In his pursuit of Sisera, Barak came by the place where Jael lived. She led him into her tent, then showed him where the body of the dead warrior lay dead. The death of Sisera by the hands of Jael fulfilled the prophecy of Deborah, that God would deliver Sisera into the hand of a woman (Judges 4:9).

Jael has been criticized by many commentators because she violated the ancient Near East tradition of hospitality. Jael has been accused of being treacherous, inhospitable, and of having broken her pledge of sanctuary by killing her guest.

She is also accused of violating the peace treaty that existed between the Kenites and the king of Hazor. Jael is presented as an opportunist who, when she saw that the Israelites were defeating the Canaanites, was afraid of being accused of supporting the oppressors of Israel by hiding Sisera in her tent.

However, these interpretations are contradicted by the eulogistic reference Jael received in the Song of Deborah:

“In the days of Jael, caravans ceased and travelers kept to the byways” (Judges 5:6).

“Most blessed of women be Jael, the wife of Heber the Kenite, most blessed of tent-dwelling women” (Judges 5:24).

Israel saw Jael as an instrument used by God to strike the last blow against the Canaanites, an act that sealed Israel’s victory against Jabin and his army.

The death of Sisera was unusual because the general of the Canaanite army lost his life by the hands of a woman, which in the culture of the Ancient Near East, was considered to be the greatest humiliation a soldier could ever experience (see Judges 9:54).

The words about Jael in the Song of Deborah, “Most blessed of women be Jael, of tent-dwelling women most blessed” (Judges 5:24), indicate that Jael was regarded as a popular heroine in Israel, a woman who courageously accomplished what the army of Israel had not been able to accomplish. These words intimate Jael was doing the work of God in bringing judgment upon the Canaanites (Judges 4:23).

Jael’s action is celebrated as an act of God because Jael defeated the oppressor of God’s people. What Jael, Deborah, and Barak accomplished was part of the righteous acts of the LORD (Judges 5:11). The death of Sisera by the hands of Jael is then part of the work of God in liberating the oppressed and defeating the oppressor.

Jael is called “most blessed of women.” These words seem to anticipate Elizabeth’s words to Mary: “Blessed are you among the women” (Luke 1:42). In response, Mary sang a song, the Magnificat, a song that evokes God’s victory against Sisera:

He has shown strength with his arm; he has scattered the proud in the thoughts of their hearts; he has brought down the mighty from their thrones and exalted those of humble estate; he has filled the hungry with good things, and the rich he has sent empty away. He has helped his servant Israel (Luke 1:51-54).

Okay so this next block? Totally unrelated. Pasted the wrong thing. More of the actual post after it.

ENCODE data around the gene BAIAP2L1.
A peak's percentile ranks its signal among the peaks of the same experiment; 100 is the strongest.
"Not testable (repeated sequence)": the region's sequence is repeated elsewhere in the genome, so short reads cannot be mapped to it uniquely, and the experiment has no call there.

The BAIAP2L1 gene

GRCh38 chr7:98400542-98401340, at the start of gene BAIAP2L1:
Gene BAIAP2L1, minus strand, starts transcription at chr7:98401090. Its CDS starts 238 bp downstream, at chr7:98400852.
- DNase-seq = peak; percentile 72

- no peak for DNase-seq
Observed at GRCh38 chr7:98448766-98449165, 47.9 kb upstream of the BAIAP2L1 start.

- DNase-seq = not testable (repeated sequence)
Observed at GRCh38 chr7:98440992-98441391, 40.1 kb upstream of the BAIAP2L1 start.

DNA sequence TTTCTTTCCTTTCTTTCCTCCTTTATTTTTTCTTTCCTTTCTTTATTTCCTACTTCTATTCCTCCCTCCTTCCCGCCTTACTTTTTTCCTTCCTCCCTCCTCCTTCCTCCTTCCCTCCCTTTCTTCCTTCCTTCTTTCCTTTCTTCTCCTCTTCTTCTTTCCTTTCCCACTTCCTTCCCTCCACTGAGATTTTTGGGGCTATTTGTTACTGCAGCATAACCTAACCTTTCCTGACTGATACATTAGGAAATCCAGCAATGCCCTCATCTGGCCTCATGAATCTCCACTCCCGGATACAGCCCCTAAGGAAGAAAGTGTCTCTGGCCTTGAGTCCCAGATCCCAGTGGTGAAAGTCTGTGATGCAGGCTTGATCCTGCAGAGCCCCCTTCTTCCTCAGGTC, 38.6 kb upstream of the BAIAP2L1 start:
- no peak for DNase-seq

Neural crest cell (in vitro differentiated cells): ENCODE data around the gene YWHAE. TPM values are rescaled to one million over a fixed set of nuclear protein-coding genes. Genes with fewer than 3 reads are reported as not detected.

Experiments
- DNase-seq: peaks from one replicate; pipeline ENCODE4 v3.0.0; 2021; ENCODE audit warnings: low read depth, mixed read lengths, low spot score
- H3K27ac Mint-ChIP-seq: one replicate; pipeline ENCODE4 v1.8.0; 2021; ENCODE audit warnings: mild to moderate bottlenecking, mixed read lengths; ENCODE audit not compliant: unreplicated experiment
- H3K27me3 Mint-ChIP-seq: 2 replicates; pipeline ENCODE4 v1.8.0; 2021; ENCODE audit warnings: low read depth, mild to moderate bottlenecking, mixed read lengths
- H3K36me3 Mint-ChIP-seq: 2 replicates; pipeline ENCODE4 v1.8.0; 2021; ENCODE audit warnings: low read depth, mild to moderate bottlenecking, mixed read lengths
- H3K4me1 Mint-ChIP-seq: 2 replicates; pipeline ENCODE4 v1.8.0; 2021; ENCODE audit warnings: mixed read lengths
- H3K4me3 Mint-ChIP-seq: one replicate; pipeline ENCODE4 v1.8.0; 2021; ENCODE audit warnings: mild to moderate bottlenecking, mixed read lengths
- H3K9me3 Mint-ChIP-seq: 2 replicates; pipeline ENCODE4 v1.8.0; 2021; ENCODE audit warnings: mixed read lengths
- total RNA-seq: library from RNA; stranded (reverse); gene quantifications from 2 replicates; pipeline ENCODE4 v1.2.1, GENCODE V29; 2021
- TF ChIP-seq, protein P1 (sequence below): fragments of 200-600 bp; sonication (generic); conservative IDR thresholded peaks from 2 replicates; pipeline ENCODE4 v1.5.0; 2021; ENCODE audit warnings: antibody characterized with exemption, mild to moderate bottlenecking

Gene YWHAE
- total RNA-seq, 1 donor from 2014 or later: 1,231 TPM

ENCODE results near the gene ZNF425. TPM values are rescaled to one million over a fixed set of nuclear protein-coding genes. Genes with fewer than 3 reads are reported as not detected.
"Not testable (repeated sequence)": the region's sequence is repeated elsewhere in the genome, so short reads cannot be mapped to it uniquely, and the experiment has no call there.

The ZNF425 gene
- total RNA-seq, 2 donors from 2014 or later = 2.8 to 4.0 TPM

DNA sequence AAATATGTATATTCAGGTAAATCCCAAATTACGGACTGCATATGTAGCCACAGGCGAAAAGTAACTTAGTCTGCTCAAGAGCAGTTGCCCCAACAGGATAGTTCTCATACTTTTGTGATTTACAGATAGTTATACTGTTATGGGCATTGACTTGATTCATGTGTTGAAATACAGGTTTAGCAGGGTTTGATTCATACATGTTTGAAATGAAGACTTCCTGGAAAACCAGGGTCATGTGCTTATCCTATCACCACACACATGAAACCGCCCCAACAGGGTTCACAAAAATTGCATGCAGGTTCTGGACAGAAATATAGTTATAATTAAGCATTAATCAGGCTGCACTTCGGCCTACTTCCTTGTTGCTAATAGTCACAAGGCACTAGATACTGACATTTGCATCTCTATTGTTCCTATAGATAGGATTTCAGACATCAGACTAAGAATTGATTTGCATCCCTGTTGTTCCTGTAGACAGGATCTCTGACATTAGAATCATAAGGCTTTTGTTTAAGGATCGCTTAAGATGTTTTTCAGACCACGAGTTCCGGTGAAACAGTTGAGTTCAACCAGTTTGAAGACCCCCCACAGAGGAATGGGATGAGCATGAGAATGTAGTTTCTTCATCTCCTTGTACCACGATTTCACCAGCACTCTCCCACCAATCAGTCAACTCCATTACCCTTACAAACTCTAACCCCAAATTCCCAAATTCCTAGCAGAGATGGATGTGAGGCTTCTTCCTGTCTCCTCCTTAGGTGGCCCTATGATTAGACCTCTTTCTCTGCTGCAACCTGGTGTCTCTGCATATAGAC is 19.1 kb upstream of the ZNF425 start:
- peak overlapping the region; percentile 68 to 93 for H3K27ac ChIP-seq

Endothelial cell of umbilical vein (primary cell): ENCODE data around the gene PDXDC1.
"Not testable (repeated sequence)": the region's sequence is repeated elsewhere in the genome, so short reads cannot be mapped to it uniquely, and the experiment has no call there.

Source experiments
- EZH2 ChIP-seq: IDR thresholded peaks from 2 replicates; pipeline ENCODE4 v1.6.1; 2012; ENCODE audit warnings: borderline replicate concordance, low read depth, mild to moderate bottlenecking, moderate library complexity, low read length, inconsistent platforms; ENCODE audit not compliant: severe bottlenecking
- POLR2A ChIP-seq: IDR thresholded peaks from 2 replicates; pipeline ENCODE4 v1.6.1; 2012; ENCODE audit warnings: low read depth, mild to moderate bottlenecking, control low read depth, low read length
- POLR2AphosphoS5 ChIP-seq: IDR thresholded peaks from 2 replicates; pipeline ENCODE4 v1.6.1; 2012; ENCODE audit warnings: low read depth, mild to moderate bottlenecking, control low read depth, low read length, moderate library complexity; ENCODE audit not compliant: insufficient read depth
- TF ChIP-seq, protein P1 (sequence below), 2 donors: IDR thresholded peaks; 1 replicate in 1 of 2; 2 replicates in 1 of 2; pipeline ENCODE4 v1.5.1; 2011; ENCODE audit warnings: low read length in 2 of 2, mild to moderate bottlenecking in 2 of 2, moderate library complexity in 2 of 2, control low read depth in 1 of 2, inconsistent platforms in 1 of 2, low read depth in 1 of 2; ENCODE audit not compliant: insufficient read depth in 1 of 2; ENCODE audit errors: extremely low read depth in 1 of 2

Other Studies on Deborah:

Deborah: Prophetess and Judge

Deborah: A Judge in Israel

Deborah the Prophetess

Deborah: A Mother in Israel

Deborah and Jael

Sisera’s Mother

NOTE: For other studies on the Book of Judges, read my post Studies on the Book of Judges.

Claude Mariottini
Emeritus Professor of Old Testament
Northern Baptist Seminary

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7 Responses to Deborah and Jael

  1. Brian Small says:

    A very interesting post.


  2. Brian,

    Thank you for your comment. My next post on Deborah will deal with Sisera's mother.

    Claude Mariottini


  3. Anonymous says:

    Enjoyed your post very much, and learned a lot of new things.Just one question:How do you answer the differences in the details of Sisera's death, where he's asleep in Judges 4:21, and where he's standing in Judges 5:26 & 27 ?


  4. Dear friend,

    The idea that Sisera was standing is taken as a poetic expression to convey the idea that he fell dead. Others take the expression to refer to the sexual implication of Jael's words.The narrative is correct. How could Jael kill him with a tent peg if Sisera was awake and standing?Thank you for reading my blog.

    Claude Mariottini


  5. Pingback: JAEL – Most Blessed of Women | Women in the Bible

  6. Richard Terrell says:

    Heard a sermon on this this past Sunday, and the minister invited us to meditate on, and think about, Jael and what she did, and how she could be exalted for it. So, I came across your discussion in my curiosity (I’m an American Baptist by the way). I take it that whether an act like this could be defined as an “assassination” or a “murder” is a matter of context? (Honor, etc.). Clearly the meaning of it as described here is a reminder that we can’t judge actions in the distant past, by individuals or cultures, by the norms of our own contemporary understandings.


    • Richard,

      I agree with you. People today tend to judge actions in the distant past by the standards of our own contemporary understandings. People in the past did not live by the standards of the Sermon on the Mount. They lived in a society that is different than ours. Some people today judge the actions of people who live thousands of years ago by the standards of 21st century America. That is the reason many people tend to reject the Bible and Christianity.

      Claude Mariottini